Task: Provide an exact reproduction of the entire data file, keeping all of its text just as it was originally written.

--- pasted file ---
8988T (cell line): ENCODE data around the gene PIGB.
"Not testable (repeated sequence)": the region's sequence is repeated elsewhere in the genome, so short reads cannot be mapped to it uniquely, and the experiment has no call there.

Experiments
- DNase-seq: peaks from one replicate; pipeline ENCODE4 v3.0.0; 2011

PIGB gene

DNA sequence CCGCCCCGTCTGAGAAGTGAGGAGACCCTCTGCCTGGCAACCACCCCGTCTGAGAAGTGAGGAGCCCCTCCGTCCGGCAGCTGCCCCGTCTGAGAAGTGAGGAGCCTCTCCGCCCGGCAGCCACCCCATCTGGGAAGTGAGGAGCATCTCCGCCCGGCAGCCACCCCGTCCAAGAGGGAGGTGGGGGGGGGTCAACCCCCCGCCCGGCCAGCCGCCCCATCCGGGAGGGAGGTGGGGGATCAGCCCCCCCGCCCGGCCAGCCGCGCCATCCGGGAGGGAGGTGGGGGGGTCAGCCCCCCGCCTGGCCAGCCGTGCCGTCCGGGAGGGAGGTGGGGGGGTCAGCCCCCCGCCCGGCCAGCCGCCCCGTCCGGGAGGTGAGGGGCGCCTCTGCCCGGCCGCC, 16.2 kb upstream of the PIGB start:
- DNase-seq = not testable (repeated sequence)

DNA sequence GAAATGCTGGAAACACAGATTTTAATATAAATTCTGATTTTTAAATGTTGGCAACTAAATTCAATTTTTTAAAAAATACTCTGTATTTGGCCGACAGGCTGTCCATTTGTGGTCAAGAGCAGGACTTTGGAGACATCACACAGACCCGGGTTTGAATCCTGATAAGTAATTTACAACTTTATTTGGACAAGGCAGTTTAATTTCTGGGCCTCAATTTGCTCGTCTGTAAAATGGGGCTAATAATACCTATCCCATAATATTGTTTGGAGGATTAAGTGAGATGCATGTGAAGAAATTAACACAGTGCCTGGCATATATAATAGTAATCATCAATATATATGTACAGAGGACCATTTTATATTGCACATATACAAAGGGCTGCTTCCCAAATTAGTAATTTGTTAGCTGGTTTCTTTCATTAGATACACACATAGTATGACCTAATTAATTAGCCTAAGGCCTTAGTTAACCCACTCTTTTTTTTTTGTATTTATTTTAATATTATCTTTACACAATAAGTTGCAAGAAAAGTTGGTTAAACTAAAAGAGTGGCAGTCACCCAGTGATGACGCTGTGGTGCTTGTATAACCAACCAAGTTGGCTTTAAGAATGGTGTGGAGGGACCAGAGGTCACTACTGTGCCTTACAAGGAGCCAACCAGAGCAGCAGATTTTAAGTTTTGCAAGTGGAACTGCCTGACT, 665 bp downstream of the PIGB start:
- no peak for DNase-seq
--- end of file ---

8988T (cell line): ENCODE data around the gene PIGB.
"Not testable (repeated sequence)": the region's sequence is repeated elsewhere in the genome, so short reads cannot be mapped to it uniquely, and the experiment has no call there.

Experiments
- DNase-seq: peaks from one replicate; pipeline ENCODE4 v3.0.0; 2011

PIGB gene

DNA sequence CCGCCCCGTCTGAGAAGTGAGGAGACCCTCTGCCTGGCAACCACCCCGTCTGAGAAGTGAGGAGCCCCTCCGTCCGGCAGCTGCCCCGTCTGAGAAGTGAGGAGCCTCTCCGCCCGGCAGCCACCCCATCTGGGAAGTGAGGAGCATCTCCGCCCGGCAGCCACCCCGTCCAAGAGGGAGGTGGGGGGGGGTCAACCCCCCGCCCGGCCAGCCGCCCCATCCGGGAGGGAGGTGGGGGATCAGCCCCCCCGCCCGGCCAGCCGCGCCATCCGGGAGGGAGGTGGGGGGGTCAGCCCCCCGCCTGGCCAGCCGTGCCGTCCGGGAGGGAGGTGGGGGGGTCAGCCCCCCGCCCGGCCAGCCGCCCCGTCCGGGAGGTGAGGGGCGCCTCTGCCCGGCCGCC, 16.2 kb upstream of the PIGB start:
- DNase-seq = not testable (repeated sequence)

DNA sequence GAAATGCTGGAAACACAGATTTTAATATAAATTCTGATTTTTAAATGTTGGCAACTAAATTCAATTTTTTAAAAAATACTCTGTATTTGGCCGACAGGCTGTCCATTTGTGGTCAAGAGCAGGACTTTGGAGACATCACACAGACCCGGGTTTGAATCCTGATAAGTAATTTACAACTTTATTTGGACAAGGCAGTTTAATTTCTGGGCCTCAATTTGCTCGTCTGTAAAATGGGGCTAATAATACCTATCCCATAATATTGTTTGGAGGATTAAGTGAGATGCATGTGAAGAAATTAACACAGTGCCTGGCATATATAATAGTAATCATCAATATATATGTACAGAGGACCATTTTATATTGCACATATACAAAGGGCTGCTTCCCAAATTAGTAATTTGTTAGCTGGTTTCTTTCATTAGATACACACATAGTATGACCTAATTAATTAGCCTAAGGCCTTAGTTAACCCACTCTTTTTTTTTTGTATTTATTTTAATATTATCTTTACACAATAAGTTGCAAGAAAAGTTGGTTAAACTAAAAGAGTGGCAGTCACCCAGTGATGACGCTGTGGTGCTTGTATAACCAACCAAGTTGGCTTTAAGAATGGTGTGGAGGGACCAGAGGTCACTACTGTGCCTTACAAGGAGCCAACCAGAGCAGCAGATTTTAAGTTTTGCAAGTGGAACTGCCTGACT, 665 bp downstream of the PIGB start:
- no peak for DNase-seq